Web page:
Megan’s research interests include:

  • Feminist international relations
  • International Security
  • Critical/Post International Development
  • Post-conflict reconstruction
  • Transitional Justice

Her ongoing research projects include:

Women in Combat

Women are excluded from combat duties in the majority of national defence forces across the world. This project will consider why some countries have chosen to remove the combat exclusion and the impacts of this policy change. By gathering and analyzing date from four countries that have removed the exclusion (Australia, Canada, New Zealand and the United States), this project will advance our understanding of the political drivers and the consequences of this policy change, in terms of gender integration. This research was funded in 2013 by the Australian Research Council under the Discovery Early Career Research Fund scheme.

Images and International Security

This project examines the role images play in world politics. Images circulate rapidly, reaching audiences across the globe. Images can help create conflicts, they document atrocities, but they also show how former enemies can be reunited. Images “speak” security, but governments, diplomats, journalists and activists compete to define what exactly images “say”. The project is devoted to building new theory and empirical insights on why and how images influence international relations.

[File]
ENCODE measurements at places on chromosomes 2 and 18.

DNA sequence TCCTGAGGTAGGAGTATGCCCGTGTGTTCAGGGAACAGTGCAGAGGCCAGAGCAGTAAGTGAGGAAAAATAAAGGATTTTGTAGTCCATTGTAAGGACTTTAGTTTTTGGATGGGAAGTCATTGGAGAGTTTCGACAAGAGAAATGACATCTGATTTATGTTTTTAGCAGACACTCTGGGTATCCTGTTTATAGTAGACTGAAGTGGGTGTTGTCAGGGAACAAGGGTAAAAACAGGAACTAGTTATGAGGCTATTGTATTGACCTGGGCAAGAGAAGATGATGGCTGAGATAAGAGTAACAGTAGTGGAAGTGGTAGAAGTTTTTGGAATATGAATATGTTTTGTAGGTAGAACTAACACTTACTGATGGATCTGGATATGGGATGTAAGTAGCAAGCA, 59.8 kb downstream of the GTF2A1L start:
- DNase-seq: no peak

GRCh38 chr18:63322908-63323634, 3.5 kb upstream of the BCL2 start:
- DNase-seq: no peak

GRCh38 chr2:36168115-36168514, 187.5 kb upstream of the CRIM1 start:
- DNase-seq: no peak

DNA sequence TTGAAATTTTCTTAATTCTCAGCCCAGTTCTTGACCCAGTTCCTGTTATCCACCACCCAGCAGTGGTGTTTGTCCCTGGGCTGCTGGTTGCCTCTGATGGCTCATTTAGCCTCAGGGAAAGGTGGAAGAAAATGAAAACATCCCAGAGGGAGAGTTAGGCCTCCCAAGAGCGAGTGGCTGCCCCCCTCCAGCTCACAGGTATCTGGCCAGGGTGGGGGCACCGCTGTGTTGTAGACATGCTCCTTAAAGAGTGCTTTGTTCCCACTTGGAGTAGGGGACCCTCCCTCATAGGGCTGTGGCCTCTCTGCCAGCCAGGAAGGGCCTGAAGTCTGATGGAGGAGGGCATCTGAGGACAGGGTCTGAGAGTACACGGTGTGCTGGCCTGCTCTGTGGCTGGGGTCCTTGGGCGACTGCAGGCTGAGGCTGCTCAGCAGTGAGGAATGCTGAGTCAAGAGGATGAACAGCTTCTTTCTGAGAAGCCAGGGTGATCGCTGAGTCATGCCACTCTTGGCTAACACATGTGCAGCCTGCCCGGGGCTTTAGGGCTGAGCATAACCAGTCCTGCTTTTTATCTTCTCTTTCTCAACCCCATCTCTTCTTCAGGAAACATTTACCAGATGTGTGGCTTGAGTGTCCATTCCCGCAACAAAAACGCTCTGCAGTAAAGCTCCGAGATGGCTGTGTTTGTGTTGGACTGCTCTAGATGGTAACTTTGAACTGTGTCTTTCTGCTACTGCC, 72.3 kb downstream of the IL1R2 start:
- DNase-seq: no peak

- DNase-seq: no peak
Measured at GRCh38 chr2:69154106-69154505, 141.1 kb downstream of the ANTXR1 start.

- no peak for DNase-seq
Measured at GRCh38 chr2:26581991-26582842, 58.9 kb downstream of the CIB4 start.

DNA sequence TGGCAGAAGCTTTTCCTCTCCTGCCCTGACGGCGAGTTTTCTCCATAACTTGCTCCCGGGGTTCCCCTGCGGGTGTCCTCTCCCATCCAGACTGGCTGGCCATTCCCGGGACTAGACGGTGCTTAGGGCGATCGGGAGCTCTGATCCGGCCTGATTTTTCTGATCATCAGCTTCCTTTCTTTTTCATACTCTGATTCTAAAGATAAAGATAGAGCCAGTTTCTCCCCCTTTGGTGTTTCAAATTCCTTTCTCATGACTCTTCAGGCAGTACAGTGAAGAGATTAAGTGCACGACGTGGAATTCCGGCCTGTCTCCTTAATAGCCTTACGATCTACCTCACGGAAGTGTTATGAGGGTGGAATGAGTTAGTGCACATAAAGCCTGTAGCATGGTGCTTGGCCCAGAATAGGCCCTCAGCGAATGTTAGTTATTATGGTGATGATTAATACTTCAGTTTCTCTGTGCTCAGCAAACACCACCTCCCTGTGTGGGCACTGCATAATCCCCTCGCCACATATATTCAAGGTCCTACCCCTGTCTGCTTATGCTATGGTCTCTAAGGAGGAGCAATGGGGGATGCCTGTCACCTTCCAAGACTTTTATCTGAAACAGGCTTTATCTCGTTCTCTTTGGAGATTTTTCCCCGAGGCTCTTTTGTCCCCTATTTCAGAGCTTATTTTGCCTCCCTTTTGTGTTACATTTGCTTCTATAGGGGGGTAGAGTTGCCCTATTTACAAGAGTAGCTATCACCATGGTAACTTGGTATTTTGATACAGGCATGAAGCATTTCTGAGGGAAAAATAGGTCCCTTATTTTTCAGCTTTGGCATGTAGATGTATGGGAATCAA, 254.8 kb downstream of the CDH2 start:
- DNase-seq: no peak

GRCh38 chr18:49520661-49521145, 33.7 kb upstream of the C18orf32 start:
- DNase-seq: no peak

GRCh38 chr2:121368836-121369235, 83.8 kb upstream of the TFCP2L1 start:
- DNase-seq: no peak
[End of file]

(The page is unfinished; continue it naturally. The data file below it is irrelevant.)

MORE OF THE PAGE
The project is led by Project Director Lene Hansen, and was launched in 2014 with funds from the Danish Council for Independent Research. Project co-researchers include Rebecca Adler-Nissen, Iver B. Neumann, Michael C. WilliamsSimone Molin FriisAlexei TsinovoiBertel Teilfeldt Hansen and Johan SpannerMegan’s contribution to Images and International Security will draw from her expertise on gender, representation and identity formation.

Women and Post-conflict Transformation: Lessons of the Past, Implications for the Future

Directed by Joyce Kaufman and Kristen Williams, with funding from the United States Institute for Peace, this project addresses questions pertaining to women during post-conflict reconciliation. It includes a range of international scholars and experts and is intended to result in recommendations for the disarmament, demobilization, and social reintegration of former female combatants in post-conflict zones around the world. 


Megan currently holds affiliations with the following institutions:

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